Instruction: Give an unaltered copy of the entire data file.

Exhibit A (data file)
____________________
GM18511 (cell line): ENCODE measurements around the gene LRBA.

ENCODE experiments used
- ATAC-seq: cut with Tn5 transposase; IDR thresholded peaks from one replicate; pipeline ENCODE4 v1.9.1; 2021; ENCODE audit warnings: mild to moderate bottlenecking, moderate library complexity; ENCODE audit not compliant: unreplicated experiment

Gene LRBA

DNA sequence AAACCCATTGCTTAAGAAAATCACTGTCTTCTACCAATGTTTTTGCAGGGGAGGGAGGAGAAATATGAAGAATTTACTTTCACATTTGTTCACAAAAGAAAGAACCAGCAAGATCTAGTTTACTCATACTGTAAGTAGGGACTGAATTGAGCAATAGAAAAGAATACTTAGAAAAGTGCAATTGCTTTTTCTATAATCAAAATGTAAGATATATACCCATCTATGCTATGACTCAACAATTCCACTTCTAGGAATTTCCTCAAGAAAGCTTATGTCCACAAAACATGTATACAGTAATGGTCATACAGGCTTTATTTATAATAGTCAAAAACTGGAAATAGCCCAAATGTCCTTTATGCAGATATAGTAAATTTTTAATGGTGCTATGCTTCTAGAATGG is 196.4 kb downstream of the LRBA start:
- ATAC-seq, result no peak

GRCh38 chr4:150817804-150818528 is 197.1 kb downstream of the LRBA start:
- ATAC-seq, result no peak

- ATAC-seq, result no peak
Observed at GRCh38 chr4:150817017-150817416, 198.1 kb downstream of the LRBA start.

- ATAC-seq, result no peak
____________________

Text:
GM18511 (cell line): ENCODE measurements around the gene LRBA.

ENCODE experiments used
- ATAC-seq: cut with Tn5 transposase; IDR thresholded peaks from one replicate; pipeline ENCODE4 v1.9.1; 2021; ENCODE audit warnings: mild to moderate bottlenecking, moderate library complexity; ENCODE audit not compliant: unreplicated experiment

Gene LRBA

DNA sequence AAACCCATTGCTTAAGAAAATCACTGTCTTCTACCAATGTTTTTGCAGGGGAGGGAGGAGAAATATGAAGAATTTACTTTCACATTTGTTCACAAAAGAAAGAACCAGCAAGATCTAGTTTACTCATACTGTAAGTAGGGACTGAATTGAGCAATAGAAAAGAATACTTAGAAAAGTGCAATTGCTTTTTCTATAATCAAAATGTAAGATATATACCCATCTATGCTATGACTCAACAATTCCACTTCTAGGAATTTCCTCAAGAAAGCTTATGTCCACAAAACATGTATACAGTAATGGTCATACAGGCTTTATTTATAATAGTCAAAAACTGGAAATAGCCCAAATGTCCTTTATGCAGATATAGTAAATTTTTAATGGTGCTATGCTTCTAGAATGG is 196.4 kb downstream of the LRBA start:
- ATAC-seq, result no peak

GRCh38 chr4:150817804-150818528 is 197.1 kb downstream of the LRBA start:
- ATAC-seq, result no peak

- ATAC-seq, result no peak
Observed at GRCh38 chr4:150817017-150817416, 198.1 kb downstream of the LRBA start.

- ATAC-seq, result no peak